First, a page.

Six reasons why these boots are made for walking (interviews) (by Lauren Godfrey-Smith)

For us at BILD, part of doing critical sociolinguistics means questioning, challenging, and pushing the boundaries of the way we consider language in society. It can also mean pushing the boundaries of the way we conduct research about languages in society. My PhD research is about non-classroom language anxiety, and when I started planning my study, I knew that I wanted it to reflect this notion of questioning, challenging, and pushing boundaries. One of the ways that I did this was at the methodological level, using walking interviews as one of my sources of data. So, in celebration of walking interviews, I present to you six reasons to love (and maybe try!) walking interviews.  Continue reading

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A note from Tasmania on monolingualism and the power of English (by Claire Jansen)

Claire Jansen is undertaking her PhD with a research scholarship at the University of Tasmania. She is based in the city of Hobart, which is somewhere between Melbourne and Antarctica on the map. Claire is writing her dissertation on the effect of Australia’s post WWII migration history on popular representations of Australia’s national identity. Her work crosses the fields of cultural, adaptation, film, literary and migration studies, and frequently touches on the themes of language, identity and belonging. She also tutors in Gender Studies and works part-time with the Tasmanian Writers’ Centre on their young writers’ program. As well as academic writing, Claire writes poetry and fiction. Some of her work can be read here: https://utas.academia.edu/ClaireJansen or here: http://claire-jansen.tumblr.com/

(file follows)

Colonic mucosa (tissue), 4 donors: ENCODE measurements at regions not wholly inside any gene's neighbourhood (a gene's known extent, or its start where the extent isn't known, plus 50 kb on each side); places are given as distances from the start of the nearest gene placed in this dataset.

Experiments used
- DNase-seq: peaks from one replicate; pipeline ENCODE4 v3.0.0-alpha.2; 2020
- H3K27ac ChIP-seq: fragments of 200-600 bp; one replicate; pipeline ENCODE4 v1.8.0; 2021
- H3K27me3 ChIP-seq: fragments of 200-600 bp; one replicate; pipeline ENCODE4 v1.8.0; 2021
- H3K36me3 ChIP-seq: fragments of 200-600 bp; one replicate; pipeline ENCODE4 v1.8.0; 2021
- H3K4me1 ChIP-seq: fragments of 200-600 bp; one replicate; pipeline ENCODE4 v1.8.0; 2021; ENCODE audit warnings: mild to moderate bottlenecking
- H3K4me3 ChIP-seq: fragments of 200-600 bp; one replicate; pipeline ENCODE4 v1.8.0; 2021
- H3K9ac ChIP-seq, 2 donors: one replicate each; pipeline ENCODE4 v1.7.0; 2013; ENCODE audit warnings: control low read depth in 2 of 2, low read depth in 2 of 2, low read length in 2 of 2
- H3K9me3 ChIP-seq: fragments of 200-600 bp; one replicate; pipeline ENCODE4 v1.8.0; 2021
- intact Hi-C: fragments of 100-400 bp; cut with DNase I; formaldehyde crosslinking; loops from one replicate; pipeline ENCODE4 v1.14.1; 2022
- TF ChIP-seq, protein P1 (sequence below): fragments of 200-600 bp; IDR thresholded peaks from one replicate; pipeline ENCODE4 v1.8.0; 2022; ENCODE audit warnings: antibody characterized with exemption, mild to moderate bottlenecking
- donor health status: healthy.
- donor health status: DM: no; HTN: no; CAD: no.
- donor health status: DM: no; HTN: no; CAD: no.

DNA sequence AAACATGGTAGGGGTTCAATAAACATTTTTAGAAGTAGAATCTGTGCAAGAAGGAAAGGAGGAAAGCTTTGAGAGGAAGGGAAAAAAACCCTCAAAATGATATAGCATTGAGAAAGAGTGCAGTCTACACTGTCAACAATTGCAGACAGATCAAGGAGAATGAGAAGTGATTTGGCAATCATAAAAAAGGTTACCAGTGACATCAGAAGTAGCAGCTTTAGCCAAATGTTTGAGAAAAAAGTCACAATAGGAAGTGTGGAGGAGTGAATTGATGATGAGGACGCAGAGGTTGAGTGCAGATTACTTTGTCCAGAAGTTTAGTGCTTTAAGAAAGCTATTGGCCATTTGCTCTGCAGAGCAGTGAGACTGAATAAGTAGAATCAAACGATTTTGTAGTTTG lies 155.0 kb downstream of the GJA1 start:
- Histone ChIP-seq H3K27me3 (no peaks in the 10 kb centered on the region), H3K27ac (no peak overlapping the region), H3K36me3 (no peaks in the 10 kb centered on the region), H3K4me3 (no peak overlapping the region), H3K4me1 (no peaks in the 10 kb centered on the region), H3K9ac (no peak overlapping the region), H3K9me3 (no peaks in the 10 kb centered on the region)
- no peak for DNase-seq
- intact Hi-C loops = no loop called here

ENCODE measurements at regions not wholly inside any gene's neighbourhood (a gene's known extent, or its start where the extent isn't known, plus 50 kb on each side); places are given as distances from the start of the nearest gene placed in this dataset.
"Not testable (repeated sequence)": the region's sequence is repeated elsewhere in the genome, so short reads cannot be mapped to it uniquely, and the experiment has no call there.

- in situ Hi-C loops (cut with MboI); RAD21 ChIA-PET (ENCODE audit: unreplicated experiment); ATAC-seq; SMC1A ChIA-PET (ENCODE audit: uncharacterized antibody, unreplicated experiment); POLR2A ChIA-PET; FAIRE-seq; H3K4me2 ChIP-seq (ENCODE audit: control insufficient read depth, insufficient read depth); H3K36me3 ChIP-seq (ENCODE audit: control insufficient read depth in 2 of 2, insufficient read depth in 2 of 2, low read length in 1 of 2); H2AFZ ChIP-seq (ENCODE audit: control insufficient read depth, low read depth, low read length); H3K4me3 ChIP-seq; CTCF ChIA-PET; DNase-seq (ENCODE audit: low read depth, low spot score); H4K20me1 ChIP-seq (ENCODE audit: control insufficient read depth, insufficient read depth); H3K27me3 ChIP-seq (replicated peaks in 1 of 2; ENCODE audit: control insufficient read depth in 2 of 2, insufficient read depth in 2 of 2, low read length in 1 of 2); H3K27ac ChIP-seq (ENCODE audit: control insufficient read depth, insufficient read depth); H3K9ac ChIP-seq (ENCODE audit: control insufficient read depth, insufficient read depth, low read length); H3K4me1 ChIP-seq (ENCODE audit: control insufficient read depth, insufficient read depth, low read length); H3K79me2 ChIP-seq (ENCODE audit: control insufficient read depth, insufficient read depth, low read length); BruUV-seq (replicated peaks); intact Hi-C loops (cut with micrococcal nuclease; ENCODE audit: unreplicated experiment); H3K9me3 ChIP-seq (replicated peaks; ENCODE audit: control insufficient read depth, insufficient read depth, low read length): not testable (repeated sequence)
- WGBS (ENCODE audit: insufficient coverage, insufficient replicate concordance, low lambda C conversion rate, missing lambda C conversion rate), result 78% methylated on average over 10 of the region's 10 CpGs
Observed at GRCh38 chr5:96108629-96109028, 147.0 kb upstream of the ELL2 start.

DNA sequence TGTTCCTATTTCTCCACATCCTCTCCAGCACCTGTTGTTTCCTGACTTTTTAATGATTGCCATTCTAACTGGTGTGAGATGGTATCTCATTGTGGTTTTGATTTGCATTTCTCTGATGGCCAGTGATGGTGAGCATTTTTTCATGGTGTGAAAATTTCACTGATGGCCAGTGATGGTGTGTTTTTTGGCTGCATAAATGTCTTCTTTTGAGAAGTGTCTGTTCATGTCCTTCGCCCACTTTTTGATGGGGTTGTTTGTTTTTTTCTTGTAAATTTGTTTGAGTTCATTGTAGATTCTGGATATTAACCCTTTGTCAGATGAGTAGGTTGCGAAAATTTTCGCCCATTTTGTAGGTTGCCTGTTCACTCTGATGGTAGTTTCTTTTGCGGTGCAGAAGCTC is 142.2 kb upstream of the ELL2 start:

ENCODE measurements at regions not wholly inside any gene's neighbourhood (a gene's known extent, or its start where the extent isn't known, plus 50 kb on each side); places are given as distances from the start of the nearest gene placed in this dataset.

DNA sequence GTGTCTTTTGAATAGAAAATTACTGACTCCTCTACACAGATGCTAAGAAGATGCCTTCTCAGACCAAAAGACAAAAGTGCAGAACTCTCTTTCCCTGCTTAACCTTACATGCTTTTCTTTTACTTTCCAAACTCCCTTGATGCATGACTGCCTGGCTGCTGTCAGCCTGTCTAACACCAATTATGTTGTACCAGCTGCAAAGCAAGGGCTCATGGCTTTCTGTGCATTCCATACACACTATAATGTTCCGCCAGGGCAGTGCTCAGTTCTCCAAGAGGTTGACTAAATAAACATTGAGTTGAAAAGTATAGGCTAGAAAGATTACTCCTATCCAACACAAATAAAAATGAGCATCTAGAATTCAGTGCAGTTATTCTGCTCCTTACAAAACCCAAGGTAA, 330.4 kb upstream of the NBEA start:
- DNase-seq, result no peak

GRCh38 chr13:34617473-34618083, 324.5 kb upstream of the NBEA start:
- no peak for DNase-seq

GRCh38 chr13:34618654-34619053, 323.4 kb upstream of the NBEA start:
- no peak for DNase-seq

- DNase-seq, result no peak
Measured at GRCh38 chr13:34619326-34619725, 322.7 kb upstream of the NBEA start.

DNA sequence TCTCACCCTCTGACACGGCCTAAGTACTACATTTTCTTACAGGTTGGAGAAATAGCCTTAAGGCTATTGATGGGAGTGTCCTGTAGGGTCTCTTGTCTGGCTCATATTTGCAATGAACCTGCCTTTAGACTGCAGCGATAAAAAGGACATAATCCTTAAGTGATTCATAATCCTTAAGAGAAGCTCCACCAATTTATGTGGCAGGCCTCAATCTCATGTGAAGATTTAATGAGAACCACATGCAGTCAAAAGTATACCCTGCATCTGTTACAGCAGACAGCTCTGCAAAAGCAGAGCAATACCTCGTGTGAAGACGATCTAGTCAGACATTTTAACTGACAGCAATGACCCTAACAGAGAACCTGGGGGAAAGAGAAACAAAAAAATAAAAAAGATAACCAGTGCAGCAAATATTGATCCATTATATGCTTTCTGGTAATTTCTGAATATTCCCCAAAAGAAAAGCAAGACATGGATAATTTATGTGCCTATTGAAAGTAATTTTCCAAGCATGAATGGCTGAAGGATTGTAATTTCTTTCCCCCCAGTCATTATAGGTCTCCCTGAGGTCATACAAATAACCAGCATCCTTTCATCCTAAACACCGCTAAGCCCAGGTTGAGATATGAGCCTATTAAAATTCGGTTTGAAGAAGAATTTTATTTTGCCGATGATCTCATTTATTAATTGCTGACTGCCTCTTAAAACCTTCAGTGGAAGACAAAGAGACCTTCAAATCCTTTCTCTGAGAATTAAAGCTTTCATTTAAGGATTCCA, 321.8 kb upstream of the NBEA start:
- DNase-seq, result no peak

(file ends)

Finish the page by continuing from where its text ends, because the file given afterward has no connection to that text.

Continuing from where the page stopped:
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A journey in the unsettled world with language(s) and unsettled self (by Rubina Khanam)

Rubina Khanam is a PhD candidate in the Faculty of Education at the University of Regina in Saskatchewan. Her doctoral research focuses on language policy and planning in postcolonial contexts. Prior to her graduate studies in Canada, she lived in South Korea for three years while she pursued her Master’s in Applied Linguistics. Her MA research examined discourse markers across speech contexts. She completed her primary, secondary and undergraduate studies in Bangladesh. Continue reading